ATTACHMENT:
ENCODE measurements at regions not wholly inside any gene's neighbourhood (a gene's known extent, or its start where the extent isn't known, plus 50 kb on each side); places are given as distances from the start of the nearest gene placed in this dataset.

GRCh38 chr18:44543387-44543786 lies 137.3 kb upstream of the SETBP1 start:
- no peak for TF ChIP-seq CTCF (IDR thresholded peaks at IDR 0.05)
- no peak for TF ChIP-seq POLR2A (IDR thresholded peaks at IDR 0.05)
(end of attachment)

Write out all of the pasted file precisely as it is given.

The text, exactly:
ENCODE measurements at regions not wholly inside any gene's neighbourhood (a gene's known extent, or its start where the extent isn't known, plus 50 kb on each side); places are given as distances from the start of the nearest gene placed in this dataset.

GRCh38 chr18:44543387-44543786 lies 137.3 kb upstream of the SETBP1 start:
- no peak for TF ChIP-seq CTCF (IDR thresholded peaks at IDR 0.05)
- no peak for TF ChIP-seq POLR2A (IDR thresholded peaks at IDR 0.05)